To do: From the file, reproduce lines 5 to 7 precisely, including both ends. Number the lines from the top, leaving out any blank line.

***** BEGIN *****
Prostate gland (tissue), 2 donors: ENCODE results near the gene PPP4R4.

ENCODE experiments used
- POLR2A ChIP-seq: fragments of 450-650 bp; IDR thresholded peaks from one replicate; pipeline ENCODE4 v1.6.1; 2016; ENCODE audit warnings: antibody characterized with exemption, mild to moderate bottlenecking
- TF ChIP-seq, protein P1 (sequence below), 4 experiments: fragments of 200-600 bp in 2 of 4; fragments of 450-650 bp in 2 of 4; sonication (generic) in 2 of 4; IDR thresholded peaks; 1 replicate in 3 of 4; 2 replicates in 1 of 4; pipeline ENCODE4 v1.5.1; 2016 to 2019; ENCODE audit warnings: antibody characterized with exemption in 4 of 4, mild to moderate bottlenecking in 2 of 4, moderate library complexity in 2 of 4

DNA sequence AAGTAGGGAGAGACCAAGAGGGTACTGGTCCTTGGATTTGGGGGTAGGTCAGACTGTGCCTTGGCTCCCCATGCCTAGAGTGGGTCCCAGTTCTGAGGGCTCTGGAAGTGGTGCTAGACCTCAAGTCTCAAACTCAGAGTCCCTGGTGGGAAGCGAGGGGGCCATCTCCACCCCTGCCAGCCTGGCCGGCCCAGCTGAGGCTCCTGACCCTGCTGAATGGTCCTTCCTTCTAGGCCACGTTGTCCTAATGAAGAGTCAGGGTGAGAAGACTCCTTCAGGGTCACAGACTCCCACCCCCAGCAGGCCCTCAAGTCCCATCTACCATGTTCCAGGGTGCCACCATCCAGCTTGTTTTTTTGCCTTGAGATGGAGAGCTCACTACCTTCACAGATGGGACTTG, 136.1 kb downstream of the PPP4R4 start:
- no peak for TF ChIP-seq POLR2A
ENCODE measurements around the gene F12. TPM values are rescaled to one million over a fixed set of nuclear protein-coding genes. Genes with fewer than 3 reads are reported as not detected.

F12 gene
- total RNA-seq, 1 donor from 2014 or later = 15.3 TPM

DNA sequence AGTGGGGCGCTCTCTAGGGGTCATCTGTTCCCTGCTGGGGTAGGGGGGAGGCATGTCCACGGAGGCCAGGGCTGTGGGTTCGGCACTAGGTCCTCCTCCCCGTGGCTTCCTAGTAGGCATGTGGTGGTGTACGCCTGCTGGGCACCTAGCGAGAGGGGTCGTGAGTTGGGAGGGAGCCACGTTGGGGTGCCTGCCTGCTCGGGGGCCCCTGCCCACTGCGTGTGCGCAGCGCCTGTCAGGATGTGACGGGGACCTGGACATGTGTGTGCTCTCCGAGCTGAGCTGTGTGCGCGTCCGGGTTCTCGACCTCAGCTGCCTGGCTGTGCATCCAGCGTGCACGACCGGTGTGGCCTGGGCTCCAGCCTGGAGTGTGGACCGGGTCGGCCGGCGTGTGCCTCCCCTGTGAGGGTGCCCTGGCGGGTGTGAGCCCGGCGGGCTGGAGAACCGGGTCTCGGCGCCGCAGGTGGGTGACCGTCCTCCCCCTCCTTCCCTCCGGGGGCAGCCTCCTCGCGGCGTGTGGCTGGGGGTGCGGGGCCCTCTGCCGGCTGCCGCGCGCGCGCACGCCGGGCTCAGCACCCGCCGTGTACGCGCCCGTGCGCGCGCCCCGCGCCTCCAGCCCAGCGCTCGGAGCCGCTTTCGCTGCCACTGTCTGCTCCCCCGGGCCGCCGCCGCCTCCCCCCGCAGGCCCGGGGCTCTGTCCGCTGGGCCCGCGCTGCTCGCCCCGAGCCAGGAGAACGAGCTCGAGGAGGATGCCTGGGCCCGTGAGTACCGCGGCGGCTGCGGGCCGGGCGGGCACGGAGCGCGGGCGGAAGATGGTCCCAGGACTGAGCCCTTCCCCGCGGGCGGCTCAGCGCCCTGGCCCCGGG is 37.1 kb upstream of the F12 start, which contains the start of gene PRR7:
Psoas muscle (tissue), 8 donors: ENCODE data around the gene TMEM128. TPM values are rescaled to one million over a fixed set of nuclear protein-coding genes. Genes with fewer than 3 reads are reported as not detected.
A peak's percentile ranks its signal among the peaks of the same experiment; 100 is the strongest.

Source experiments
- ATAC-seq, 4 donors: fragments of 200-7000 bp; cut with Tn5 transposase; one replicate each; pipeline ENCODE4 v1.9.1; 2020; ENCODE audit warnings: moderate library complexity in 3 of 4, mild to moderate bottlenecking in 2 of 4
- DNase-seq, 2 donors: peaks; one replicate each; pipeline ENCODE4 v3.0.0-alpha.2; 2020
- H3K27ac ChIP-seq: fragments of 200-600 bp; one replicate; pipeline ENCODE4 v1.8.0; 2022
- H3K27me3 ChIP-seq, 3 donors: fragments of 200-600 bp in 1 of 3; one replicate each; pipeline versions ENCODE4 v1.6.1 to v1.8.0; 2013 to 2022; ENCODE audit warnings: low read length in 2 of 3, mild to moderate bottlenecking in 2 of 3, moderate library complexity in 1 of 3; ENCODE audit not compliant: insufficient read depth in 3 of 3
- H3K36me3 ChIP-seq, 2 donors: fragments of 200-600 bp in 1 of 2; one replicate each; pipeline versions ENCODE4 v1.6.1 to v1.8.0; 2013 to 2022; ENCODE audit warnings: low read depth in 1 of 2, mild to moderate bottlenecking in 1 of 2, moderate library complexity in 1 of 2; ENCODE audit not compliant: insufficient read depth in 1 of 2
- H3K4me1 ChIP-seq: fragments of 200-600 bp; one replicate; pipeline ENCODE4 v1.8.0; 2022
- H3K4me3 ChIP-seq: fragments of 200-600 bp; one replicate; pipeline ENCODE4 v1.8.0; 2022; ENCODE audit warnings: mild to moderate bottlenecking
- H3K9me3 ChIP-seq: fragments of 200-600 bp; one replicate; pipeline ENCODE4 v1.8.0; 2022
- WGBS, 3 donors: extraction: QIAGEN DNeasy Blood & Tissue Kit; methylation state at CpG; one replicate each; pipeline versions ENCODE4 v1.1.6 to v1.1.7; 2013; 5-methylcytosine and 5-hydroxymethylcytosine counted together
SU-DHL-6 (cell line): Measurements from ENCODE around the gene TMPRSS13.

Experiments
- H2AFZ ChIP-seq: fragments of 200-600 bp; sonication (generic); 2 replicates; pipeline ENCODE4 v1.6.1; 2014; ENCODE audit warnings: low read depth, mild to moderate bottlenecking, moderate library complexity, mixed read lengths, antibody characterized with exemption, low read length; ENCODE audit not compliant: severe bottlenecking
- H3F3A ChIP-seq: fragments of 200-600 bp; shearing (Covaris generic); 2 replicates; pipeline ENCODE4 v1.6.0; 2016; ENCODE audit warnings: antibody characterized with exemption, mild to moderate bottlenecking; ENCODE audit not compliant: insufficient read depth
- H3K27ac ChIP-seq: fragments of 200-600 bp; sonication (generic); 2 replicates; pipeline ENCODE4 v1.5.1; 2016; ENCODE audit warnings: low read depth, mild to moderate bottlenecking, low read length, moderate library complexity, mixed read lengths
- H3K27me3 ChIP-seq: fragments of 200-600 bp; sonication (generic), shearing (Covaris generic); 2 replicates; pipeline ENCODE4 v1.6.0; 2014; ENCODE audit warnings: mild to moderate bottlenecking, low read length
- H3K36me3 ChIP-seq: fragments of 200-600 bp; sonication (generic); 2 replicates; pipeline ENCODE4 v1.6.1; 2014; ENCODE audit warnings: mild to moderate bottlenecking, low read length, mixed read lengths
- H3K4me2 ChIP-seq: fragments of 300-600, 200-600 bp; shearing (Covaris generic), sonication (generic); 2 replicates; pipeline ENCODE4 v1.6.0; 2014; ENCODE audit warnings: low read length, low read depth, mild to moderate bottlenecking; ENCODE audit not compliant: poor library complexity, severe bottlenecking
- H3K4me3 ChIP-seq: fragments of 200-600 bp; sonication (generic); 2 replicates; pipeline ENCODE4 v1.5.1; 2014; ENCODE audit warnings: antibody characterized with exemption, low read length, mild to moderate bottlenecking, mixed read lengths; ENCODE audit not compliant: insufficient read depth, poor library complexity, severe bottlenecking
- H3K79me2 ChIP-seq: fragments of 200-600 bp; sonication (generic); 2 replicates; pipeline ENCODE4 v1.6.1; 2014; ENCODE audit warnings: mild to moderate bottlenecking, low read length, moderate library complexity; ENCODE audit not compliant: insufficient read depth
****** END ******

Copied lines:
DNA sequence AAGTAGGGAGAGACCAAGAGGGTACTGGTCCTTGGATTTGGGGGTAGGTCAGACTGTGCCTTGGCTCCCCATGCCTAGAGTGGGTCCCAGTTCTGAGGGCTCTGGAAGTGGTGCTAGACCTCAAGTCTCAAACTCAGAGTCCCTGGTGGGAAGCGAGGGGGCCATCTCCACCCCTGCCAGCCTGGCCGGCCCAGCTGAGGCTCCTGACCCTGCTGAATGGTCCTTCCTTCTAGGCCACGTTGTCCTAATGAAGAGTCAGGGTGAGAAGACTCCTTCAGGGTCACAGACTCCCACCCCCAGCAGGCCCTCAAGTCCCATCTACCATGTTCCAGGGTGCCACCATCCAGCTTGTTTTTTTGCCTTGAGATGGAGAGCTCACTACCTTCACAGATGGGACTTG, 136.1 kb downstream of the PPP4R4 start:
- no peak for TF ChIP-seq POLR2A
ENCODE measurements around the gene F12. TPM values are rescaled to one million over a fixed set of nuclear protein-coding genes. Genes with fewer than 3 reads are reported as not detected.